YouTube culture is harming image of nurses

Published: 19 February 2013 at 11:37

Anglia Ruskin academic to discuss her research during free lecture in Peterborough

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The issue of nurses being depicted as “sexual playthings” will be discussed during a special public lecture at Anglia Ruskin University’s Guild House campus in Peterborough on Wednesday, 27 February.

Jacinta Kelly, Senior Lecturer in Acute Care at Anglia Ruskin, is the author of “The image of you: constructing nursing identities in YouTube”, which has been published in the Journal of Advanced Nursing.

Nursing is a well-represented topic on YouTube with over 500,000 clips, and Ms Kelly’s research involved analysing the 10 most-viewed videos for the search terms ‘nurse’ and ‘nursing’ retrieved from the website in July 2010.

The 10 videos included promotional videos, advertising, excerpts from TV programmes and cartoons.  Some content reflected efforts to improve the standing of nursing as a career, but most caricatured and parodied nurse-patient and inter-professional encounters.

Studied in detail, three nursing identities emerged; nurse as ‘a skilled knower and doer’, nurse as ‘a sexual plaything’, and nurse ‘as a witless, incompetent’ individual.  The video with the highest number of views (over 1.1 million) was an audio-free clip of Daphne, from the US sitcom Frasier, wearing a revealing nurses’ uniform.

Ms Kelly said:

“Despite its supposed democratising function as a ‘medium of the people’, YouTube is no different than other popular mass media in the way that it propagates gender-bound, negative and demeaning nursing stereotypes.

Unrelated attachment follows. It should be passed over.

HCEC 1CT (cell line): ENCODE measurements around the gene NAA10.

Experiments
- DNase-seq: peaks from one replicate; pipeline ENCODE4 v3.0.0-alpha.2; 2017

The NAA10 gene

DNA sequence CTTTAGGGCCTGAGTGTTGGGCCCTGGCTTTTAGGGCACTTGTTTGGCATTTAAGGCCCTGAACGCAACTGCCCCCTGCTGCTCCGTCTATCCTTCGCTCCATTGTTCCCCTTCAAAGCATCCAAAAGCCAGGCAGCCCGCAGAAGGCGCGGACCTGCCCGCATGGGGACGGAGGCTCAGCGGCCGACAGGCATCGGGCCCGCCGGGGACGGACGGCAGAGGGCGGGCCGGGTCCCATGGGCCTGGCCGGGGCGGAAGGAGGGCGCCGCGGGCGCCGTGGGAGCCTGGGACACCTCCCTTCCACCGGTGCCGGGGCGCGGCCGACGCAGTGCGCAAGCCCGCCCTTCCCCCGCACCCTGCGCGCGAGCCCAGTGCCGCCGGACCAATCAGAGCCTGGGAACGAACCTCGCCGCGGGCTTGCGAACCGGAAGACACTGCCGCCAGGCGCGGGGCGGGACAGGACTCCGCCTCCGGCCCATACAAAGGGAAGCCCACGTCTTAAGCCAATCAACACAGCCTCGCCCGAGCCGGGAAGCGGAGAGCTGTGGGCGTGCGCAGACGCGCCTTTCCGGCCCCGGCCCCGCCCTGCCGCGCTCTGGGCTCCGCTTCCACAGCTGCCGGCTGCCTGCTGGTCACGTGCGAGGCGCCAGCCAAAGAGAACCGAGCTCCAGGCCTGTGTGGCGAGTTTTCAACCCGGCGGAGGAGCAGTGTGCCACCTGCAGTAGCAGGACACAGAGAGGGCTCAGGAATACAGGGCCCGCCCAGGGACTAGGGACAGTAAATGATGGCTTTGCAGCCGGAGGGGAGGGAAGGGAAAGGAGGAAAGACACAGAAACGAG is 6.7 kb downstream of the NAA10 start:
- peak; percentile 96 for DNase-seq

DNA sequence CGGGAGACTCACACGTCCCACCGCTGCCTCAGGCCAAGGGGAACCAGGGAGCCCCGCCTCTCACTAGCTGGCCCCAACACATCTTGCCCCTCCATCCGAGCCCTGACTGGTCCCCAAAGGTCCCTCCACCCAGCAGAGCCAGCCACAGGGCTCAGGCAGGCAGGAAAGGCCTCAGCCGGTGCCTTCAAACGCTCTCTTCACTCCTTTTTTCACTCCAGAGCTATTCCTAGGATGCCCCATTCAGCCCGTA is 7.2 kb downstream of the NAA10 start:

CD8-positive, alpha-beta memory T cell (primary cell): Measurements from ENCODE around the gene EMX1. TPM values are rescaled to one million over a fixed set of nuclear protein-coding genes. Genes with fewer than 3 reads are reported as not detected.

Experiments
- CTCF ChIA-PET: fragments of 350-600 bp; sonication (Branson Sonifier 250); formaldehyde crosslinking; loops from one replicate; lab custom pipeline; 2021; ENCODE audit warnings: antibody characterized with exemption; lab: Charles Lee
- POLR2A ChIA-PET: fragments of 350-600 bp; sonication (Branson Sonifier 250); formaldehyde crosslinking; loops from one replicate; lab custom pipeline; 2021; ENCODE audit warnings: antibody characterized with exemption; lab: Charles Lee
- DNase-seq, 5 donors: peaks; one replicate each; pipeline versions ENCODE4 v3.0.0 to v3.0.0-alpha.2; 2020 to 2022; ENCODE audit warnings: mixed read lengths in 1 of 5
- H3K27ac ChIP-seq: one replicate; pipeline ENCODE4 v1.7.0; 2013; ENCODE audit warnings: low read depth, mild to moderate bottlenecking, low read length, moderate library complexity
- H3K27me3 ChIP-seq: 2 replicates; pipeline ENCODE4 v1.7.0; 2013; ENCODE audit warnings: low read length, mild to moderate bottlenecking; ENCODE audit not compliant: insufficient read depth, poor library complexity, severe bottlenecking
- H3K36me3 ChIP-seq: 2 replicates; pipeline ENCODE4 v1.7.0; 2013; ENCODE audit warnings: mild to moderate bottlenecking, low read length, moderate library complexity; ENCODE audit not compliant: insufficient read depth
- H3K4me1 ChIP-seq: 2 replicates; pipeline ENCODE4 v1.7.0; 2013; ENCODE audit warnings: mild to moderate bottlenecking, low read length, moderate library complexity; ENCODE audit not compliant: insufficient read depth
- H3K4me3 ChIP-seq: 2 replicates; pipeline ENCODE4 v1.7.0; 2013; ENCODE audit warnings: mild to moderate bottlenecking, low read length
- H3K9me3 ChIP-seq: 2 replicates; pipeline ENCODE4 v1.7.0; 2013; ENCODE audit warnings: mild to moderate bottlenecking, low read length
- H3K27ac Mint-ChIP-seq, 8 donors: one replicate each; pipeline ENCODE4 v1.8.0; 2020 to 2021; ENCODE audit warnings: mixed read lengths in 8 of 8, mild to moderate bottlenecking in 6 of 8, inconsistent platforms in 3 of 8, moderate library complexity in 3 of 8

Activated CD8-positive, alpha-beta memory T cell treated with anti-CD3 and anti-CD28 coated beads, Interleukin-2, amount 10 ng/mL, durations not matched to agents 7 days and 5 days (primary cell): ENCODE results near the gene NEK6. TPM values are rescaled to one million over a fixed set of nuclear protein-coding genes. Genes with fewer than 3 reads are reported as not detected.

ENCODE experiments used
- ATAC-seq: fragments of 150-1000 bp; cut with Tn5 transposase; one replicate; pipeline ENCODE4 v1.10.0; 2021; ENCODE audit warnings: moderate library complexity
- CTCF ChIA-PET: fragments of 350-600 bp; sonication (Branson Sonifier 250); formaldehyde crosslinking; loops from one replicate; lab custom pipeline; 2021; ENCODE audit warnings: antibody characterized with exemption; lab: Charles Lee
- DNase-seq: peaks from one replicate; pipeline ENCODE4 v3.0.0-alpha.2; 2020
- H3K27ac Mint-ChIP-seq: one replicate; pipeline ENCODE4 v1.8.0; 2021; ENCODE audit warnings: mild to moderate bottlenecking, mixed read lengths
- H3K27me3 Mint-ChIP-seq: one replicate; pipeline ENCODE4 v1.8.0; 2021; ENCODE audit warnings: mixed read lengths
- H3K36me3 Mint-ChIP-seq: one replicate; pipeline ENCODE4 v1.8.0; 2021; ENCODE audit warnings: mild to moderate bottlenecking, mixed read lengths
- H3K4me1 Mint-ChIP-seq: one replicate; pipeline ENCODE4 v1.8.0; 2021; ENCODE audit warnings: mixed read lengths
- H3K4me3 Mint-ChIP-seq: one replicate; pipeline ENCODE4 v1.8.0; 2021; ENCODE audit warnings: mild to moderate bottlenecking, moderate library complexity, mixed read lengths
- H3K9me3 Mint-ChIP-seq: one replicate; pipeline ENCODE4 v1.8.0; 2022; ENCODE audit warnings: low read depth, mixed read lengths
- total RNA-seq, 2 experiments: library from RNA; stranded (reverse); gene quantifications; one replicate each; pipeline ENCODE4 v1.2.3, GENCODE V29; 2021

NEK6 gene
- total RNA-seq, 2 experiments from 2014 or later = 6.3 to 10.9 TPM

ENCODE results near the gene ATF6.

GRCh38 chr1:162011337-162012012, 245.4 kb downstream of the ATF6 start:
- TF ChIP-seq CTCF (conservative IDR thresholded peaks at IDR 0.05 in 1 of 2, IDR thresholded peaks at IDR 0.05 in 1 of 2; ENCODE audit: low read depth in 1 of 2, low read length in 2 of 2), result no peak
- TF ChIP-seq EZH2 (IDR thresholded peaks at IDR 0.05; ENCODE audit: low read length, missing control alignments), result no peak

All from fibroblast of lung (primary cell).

“Its popularity means that its stereotypes act as a powerful force in influencing public beliefs and attitudes, and such stereotypical constructions of nursing identity have now become a fact of life on YouTube.”

Ms Kelly believes that these negative online portrayals not only affect the public’s view of the profession, but can also influence how nurses view themselves.  She added:

“The identity as a sexual plaything or an incompetent individual, albeit created in the male-dominated world of YouTube, constructs an identity that is counter to that of the skilled professional.
“The study of nursing identity is important, as it offers a window on how the profession views itself and how it is viewed by the public, most of whom at some point will rely upon the expertise of nurses.  There is also the real danger that nurses may internalise a particular identity constructed through these videos and act according to these expectations.  Hence, images that give rise to particular identities can ultimately have an impact on clinical practice.
“However, it lies within the nurses’ power to challenge negative stereotypes that create these identities.  As users of YouTube, they can act as moderators in the online community and seek to redress the balance of power in the way that nursing is represented.
“By carefully selecting their own video content to post on YouTube, nurses can convey to the largely young, male public the complexities of skilled nursing and the critical and central role that nurses play in the healthcare system.”

The free public lecture on 27 February begins at 4.30pm.  For further information or to reserve a place, please contact Jonathan Secker on 0845 196 5359 or